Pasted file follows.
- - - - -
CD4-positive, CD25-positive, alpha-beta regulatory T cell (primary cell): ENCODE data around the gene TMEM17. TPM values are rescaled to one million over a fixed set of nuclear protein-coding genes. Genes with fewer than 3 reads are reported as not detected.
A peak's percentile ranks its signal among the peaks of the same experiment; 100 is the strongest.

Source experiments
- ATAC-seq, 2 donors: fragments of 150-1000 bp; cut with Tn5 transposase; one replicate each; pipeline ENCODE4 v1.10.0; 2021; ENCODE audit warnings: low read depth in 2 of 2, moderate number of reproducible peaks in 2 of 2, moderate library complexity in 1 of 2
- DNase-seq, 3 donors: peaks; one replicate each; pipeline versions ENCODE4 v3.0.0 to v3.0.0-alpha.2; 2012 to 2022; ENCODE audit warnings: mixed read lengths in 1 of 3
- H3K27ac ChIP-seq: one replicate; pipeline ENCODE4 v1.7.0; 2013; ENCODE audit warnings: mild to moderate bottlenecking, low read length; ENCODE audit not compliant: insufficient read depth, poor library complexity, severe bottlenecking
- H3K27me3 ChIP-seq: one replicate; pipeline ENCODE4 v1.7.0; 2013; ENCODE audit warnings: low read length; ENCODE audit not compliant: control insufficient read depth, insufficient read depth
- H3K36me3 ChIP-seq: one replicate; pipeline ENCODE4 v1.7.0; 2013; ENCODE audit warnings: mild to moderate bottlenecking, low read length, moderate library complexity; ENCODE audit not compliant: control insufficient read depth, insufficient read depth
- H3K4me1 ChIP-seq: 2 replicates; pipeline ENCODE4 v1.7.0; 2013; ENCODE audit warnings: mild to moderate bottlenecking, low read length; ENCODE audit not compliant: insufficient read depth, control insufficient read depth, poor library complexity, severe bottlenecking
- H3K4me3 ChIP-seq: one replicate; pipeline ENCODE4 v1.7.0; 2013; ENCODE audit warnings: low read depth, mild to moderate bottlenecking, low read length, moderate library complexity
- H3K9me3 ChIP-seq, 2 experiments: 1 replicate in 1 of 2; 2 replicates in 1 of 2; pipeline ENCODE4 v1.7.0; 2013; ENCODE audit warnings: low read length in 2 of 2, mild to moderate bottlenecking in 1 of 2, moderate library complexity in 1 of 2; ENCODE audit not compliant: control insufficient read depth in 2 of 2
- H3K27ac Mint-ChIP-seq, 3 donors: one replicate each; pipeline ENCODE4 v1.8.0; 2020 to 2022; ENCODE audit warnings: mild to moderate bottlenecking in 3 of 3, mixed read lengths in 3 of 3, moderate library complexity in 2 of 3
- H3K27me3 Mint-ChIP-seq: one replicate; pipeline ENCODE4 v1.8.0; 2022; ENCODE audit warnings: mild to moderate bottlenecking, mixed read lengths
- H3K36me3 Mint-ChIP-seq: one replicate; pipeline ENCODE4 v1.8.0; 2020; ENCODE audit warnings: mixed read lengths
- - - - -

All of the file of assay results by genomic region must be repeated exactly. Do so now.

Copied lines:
CD4-positive, CD25-positive, alpha-beta regulatory T cell (primary cell): ENCODE data around the gene TMEM17. TPM values are rescaled to one million over a fixed set of nuclear protein-coding genes. Genes with fewer than 3 reads are reported as not detected.
A peak's percentile ranks its signal among the peaks of the same experiment; 100 is the strongest.

Source experiments
- ATAC-seq, 2 donors: fragments of 150-1000 bp; cut with Tn5 transposase; one replicate each; pipeline ENCODE4 v1.10.0; 2021; ENCODE audit warnings: low read depth in 2 of 2, moderate number of reproducible peaks in 2 of 2, moderate library complexity in 1 of 2
- DNase-seq, 3 donors: peaks; one replicate each; pipeline versions ENCODE4 v3.0.0 to v3.0.0-alpha.2; 2012 to 2022; ENCODE audit warnings: mixed read lengths in 1 of 3
- H3K27ac ChIP-seq: one replicate; pipeline ENCODE4 v1.7.0; 2013; ENCODE audit warnings: mild to moderate bottlenecking, low read length; ENCODE audit not compliant: insufficient read depth, poor library complexity, severe bottlenecking
- H3K27me3 ChIP-seq: one replicate; pipeline ENCODE4 v1.7.0; 2013; ENCODE audit warnings: low read length; ENCODE audit not compliant: control insufficient read depth, insufficient read depth
- H3K36me3 ChIP-seq: one replicate; pipeline ENCODE4 v1.7.0; 2013; ENCODE audit warnings: mild to moderate bottlenecking, low read length, moderate library complexity; ENCODE audit not compliant: control insufficient read depth, insufficient read depth
- H3K4me1 ChIP-seq: 2 replicates; pipeline ENCODE4 v1.7.0; 2013; ENCODE audit warnings: mild to moderate bottlenecking, low read length; ENCODE audit not compliant: insufficient read depth, control insufficient read depth, poor library complexity, severe bottlenecking
- H3K4me3 ChIP-seq: one replicate; pipeline ENCODE4 v1.7.0; 2013; ENCODE audit warnings: low read depth, mild to moderate bottlenecking, low read length, moderate library complexity
- H3K9me3 ChIP-seq, 2 experiments: 1 replicate in 1 of 2; 2 replicates in 1 of 2; pipeline ENCODE4 v1.7.0; 2013; ENCODE audit warnings: low read length in 2 of 2, mild to moderate bottlenecking in 1 of 2, moderate library complexity in 1 of 2; ENCODE audit not compliant: control insufficient read depth in 2 of 2
- H3K27ac Mint-ChIP-seq, 3 donors: one replicate each; pipeline ENCODE4 v1.8.0; 2020 to 2022; ENCODE audit warnings: mild to moderate bottlenecking in 3 of 3, mixed read lengths in 3 of 3, moderate library complexity in 2 of 3
- H3K27me3 Mint-ChIP-seq: one replicate; pipeline ENCODE4 v1.8.0; 2022; ENCODE audit warnings: mild to moderate bottlenecking, mixed read lengths
- H3K36me3 Mint-ChIP-seq: one replicate; pipeline ENCODE4 v1.8.0; 2020; ENCODE audit warnings: mixed read lengths